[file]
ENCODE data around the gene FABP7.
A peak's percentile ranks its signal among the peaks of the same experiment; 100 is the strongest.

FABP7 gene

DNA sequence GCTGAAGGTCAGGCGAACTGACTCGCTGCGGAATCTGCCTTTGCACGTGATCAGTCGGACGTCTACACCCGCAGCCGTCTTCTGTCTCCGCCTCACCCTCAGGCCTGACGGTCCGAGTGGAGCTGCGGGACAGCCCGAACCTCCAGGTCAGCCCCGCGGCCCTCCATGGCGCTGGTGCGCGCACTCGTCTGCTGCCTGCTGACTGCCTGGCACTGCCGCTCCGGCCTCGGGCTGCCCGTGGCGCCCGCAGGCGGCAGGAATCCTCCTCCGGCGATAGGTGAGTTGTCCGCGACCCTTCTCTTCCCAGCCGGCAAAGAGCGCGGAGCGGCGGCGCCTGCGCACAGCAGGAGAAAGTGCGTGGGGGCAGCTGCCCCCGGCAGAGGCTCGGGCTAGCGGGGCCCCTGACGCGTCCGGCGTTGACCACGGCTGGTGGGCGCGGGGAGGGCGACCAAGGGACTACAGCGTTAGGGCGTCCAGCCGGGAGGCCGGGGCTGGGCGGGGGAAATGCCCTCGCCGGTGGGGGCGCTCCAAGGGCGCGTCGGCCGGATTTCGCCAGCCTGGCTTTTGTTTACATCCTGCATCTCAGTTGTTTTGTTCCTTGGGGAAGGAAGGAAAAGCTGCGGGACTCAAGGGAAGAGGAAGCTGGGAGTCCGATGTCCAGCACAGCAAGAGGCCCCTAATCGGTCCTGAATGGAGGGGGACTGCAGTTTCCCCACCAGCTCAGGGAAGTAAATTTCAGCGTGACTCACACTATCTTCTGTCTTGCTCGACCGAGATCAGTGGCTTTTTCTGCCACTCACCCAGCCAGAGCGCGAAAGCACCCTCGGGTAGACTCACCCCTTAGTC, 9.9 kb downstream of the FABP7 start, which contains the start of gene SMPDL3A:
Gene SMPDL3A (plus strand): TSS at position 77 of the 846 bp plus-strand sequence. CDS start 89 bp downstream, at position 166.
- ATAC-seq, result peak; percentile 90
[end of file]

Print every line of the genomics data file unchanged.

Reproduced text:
ENCODE data around the gene FABP7.
A peak's percentile ranks its signal among the peaks of the same experiment; 100 is the strongest.

FABP7 gene

DNA sequence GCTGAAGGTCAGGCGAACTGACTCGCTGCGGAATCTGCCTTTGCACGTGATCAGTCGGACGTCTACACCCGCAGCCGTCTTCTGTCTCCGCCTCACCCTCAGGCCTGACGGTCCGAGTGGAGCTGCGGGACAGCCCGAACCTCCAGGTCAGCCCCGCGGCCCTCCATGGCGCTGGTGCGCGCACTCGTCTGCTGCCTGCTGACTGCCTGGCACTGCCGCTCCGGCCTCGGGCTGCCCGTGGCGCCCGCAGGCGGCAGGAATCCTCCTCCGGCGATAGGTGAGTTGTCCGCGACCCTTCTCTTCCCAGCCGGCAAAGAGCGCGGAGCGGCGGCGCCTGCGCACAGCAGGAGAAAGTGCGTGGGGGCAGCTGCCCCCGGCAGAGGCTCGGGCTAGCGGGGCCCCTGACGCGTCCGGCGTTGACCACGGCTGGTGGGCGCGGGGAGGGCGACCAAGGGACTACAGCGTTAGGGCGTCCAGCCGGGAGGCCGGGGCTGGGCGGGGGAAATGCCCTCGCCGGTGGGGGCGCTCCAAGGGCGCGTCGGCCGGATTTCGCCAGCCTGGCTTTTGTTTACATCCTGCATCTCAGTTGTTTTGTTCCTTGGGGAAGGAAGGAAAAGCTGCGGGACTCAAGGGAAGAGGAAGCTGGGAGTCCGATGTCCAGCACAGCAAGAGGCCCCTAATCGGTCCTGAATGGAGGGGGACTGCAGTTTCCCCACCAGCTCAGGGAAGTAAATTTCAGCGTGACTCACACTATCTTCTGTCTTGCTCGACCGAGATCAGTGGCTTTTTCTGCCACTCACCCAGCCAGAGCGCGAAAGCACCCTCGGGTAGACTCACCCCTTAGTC, 9.9 kb downstream of the FABP7 start, which contains the start of gene SMPDL3A:
Gene SMPDL3A (plus strand): TSS at position 77 of the 846 bp plus-strand sequence. CDS start 89 bp downstream, at position 166.
- ATAC-seq, result peak; percentile 90